SAINT MARY OF THE CROSS
The debate over “same-sex marriage” is essentially a clash between children’s rights and the demands of certain adults.
Think about it.
Opposing unjust discrimination against homosexuals can be achieved without overturning the meaning and definition of marriage.
The nature of marriage makes marriage the community’s institution which symbolises and safeguards the reproductive relationship between a man and a woman.
That’s how we protect the desirability of children to know their biological origins and, when possible, to be raised by their biological parents.
Living-together arrangements which don’t fit this description are not marriage and should be called something else.
Many Muslims around the world believe that establishing “caliphates” is the will of Allah.
But whenever one Muslim group establishes a dictatorship — calling it a caliphate — other groups will shed Islamic blood seeking to start their own rival caliphate.
It’s something Western nations can, in justice, do nothing about.
Making war is “just” only if:
(i) the damage inflicted by the aggressor on the nation or community of nations is lasting, grave, and certain;
(ii) all other means of ending it must have been shown to be impractical or ineffective;
(iii) there must be serious prospects of success;
(iv) the use of arms must not produce evils graver than the evil to be eliminated.
The IS violence needs to be curbed: but not by us.
It can only be achieved by other nearby Islamic states — plus worldwide moral pressure of “moderate” Muslims and “moderate” Muslim spiritual leaders.
Some say there’s no such thing as “moderate” Muslims.
Fortunately that isn’t true.
The kind of Muslims who give Australian security agents tip-offs regarding dangerous would-be jihadists – they obviously exist.
As pointed out on this site on October 8 . . . .
And as was also obvious, anyway, to anyone really thinking about it . . . .
(that is, to almost anybody except our media . . . .)
The recent Vatican Synod on the Family made no move to approve of same-sex “marriage”. ( * see below)
The Church still urges that homosexually-active persons shouldn’t be treated un-fairly but – to be fair to them and to everybody else — their relationships must be recognised as having nothing basically in common with natural marriage.
It is certainly to be hoped that homosexual persons will never give up seeking for the God who loves us all.
And that they may be able, by his help, to lead lives that are pleasing to him and that demonstrate God-inspired love to all around them.
What other reason is there to have a life at all?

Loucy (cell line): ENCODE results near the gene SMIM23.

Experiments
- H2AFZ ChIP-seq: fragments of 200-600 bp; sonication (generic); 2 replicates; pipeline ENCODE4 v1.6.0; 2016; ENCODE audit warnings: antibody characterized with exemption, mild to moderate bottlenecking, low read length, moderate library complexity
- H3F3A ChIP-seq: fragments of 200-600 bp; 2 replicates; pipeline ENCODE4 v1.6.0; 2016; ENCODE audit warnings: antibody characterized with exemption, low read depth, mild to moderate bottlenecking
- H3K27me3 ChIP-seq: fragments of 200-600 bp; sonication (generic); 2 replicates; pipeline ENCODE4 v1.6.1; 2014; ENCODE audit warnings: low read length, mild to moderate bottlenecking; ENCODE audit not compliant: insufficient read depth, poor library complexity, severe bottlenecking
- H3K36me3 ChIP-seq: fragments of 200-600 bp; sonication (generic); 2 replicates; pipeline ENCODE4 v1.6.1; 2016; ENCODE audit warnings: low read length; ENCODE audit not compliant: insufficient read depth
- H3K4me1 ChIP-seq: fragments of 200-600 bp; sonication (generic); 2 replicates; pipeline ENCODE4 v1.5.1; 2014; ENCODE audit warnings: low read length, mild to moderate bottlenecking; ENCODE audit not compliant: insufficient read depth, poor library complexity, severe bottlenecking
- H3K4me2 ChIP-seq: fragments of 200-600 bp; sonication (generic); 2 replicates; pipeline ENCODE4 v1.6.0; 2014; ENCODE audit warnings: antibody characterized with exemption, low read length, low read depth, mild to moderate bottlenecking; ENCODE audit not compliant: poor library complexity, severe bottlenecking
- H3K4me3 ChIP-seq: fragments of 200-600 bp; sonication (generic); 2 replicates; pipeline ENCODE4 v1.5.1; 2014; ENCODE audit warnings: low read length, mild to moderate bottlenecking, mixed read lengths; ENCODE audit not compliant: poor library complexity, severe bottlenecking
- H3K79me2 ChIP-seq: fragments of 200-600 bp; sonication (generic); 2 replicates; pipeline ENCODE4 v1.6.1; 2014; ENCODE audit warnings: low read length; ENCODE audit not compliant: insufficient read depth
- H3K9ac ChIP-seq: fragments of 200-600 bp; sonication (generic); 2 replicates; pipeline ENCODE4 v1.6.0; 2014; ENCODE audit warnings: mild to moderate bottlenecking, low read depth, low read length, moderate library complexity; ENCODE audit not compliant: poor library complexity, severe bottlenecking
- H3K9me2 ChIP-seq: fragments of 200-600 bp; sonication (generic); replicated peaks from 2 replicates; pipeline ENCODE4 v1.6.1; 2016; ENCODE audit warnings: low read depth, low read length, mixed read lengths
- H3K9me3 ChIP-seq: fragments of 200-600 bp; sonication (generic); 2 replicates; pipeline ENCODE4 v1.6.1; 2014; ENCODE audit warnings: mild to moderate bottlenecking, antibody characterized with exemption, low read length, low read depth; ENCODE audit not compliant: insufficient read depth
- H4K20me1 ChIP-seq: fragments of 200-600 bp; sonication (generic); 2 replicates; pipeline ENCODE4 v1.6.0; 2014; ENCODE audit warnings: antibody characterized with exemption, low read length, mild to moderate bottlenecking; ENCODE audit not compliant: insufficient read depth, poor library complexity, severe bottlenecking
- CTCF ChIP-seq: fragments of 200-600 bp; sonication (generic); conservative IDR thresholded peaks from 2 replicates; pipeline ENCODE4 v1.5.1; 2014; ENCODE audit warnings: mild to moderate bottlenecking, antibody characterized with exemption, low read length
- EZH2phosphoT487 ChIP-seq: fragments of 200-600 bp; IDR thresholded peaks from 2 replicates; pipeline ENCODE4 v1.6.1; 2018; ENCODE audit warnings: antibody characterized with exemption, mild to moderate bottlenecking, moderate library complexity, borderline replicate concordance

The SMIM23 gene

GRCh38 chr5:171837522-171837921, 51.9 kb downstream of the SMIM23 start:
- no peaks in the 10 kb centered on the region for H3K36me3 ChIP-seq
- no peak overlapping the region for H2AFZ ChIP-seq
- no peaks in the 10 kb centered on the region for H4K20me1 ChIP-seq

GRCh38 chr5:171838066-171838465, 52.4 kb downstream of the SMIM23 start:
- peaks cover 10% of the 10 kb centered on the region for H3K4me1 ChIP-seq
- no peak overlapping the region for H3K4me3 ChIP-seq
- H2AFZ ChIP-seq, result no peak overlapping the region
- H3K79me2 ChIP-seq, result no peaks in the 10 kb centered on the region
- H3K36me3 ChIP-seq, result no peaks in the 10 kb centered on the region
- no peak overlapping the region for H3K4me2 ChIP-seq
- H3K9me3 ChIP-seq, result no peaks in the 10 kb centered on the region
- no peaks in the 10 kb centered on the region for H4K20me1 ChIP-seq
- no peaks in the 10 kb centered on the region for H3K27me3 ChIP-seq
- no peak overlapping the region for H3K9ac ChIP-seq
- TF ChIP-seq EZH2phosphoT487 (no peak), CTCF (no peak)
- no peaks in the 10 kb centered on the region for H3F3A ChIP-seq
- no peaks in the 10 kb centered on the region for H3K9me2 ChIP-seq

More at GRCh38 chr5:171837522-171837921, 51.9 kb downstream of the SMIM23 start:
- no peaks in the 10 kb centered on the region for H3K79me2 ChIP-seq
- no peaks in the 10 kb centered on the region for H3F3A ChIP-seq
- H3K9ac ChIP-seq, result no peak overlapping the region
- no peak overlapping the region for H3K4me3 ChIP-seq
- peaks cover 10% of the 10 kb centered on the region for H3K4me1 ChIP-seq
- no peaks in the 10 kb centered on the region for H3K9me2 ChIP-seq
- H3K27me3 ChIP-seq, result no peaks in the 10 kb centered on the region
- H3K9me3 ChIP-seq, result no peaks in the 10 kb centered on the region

( * In the Synod’s own words, “There is no reason to assimilate or establish analogies, even remote ones, between homosexual unions and God’s design for marriage and the family.” )
Some Council of Europe politicians, petitioning for an inquiry, have written how commercial surrogacy “manipulates the identity and parentage of children and robs them of any claim to their gestational carrier, which recent research points to being harmful to the development and wellbeing of the baby.” *
Research? Did we really need research to work that out?
Research smacks of science . . . science implies statistical manipulatings . . . with results likely favouring the entity commissioning the research.
Don’t answers to ethical questions ultimately come down to considerations of right and wrong.
Dhimmitude means the status of a non-Muslim subject in an Islamic state.
I suppose it could, in principle, be co-opted and used as a description of people taking a soft line by acquiescing to unethical/intolerant governments and laws in general.
Do you pay income tax to the Australian government?
If so, your money is used to help pay Medicare refunds for operations to abort unborn babies.
If you don’t believe in abortion, you will withhold your money from the Oz Taxation Department.
But it is more comfortable to pay.
Abortion is, to many, a black and white issue.
But not to those who pay tax, as above.
It’s no good listening to anything such people might say to the contrary.
Jesus Christ was a preacher.
Whatever else we think about him, that cannot be denied.
His key themes were:
(i) the impending, soon-coming establishment of what he called the Kingdom of God and the Kingdom of Heaven
(ii) that God is our Father
(iii) that people will be judged by God on the basis of how they treated their fellow beings.
It seems that he didn’t greatly emphasise that he himself was God or should be understood in terms of God being a Trinity (Father, Son and Holy Spirit).
Is a kingdom the same as a caliphate?
* * *
If Jesus was alive on earth today, would he again tell a story to illustrate how practical love and compassion trump details of doctrine and creed in God’s eyes?
Jesus spoke then of the “Good Samaritan” to make that point — the Samaritans being a cult rejected by most Jews of the time.
If he was now preaching, would he make the same point by telling of a “Good Muslim”?
These questions interest me.
I am not sure of the right answers.